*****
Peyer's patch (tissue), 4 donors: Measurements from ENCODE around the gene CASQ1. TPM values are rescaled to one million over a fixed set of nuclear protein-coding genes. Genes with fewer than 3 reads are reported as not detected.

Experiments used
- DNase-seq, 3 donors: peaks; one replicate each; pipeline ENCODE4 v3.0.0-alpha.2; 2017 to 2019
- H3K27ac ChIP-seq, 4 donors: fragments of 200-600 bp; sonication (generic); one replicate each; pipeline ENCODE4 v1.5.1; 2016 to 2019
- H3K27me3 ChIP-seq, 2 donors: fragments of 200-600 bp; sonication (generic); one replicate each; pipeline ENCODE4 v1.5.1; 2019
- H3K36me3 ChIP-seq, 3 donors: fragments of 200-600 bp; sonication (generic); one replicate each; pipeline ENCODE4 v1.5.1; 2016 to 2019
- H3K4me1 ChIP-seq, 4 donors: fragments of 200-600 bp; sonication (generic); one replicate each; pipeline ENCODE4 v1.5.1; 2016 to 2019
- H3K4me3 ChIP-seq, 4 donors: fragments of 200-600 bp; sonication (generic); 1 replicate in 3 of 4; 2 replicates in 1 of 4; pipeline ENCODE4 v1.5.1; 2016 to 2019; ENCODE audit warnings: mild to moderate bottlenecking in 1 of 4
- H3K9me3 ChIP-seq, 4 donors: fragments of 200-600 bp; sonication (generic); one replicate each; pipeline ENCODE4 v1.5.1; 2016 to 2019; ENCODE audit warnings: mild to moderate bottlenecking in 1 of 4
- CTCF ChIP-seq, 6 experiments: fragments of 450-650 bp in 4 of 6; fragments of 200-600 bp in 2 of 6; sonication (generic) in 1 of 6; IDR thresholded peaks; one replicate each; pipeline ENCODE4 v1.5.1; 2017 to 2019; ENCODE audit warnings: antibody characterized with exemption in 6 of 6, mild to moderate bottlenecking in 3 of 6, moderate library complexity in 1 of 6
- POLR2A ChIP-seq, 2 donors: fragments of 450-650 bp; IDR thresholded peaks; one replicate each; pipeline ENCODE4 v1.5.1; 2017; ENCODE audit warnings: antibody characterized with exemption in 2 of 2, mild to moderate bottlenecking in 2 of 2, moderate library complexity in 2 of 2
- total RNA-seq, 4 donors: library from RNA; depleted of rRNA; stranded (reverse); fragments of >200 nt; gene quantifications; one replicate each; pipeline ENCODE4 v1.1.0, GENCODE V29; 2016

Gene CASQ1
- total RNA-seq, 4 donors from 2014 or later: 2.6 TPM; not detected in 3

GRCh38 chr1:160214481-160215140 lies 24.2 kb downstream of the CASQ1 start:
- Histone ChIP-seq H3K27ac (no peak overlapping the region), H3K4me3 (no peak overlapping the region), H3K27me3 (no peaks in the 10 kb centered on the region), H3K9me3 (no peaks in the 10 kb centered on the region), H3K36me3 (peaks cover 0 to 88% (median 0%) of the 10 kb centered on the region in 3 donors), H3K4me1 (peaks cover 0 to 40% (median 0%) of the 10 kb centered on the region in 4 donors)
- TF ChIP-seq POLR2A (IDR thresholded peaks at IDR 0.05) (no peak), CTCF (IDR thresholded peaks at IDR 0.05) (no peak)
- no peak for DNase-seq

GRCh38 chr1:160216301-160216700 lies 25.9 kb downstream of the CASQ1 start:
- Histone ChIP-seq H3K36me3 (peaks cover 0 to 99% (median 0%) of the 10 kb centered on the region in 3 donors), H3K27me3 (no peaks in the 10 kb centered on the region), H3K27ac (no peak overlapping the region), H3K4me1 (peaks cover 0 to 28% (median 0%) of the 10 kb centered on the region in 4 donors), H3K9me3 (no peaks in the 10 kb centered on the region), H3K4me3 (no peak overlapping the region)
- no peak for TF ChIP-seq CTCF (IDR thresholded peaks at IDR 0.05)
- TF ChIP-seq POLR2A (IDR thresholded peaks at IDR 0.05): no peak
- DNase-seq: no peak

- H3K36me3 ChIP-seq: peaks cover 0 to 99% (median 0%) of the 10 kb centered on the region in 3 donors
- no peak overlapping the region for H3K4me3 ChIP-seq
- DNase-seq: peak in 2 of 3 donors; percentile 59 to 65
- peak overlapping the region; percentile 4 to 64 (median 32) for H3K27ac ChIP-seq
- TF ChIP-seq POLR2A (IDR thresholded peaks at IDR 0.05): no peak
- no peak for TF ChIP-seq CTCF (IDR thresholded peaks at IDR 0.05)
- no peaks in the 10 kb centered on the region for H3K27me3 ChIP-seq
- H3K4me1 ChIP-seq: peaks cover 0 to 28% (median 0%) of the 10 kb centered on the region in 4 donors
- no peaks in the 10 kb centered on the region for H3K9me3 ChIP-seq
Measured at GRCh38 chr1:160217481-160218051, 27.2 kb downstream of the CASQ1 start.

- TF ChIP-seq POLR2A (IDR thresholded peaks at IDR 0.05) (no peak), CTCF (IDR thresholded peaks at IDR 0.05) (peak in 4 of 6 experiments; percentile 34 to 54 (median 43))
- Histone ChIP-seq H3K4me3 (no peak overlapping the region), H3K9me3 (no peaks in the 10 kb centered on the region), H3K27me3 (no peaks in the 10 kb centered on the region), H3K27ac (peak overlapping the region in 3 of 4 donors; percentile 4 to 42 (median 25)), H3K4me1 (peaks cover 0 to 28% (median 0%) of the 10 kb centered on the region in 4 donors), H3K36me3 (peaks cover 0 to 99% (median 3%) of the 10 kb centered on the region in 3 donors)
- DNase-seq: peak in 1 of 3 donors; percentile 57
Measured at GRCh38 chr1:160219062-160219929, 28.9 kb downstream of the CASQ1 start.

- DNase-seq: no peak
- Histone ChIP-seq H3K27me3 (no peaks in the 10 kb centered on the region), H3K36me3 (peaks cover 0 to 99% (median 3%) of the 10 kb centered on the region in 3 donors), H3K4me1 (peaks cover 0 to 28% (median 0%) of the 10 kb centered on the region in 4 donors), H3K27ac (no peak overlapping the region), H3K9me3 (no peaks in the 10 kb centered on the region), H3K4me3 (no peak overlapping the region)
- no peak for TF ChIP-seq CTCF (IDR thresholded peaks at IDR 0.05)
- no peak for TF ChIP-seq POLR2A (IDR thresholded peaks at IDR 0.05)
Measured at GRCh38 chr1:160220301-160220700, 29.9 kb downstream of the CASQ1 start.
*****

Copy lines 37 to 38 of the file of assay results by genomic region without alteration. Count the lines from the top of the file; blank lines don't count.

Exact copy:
Measured at GRCh38 chr1:160219062-160219929, 28.9 kb downstream of the CASQ1 start.

- DNase-seq: no peak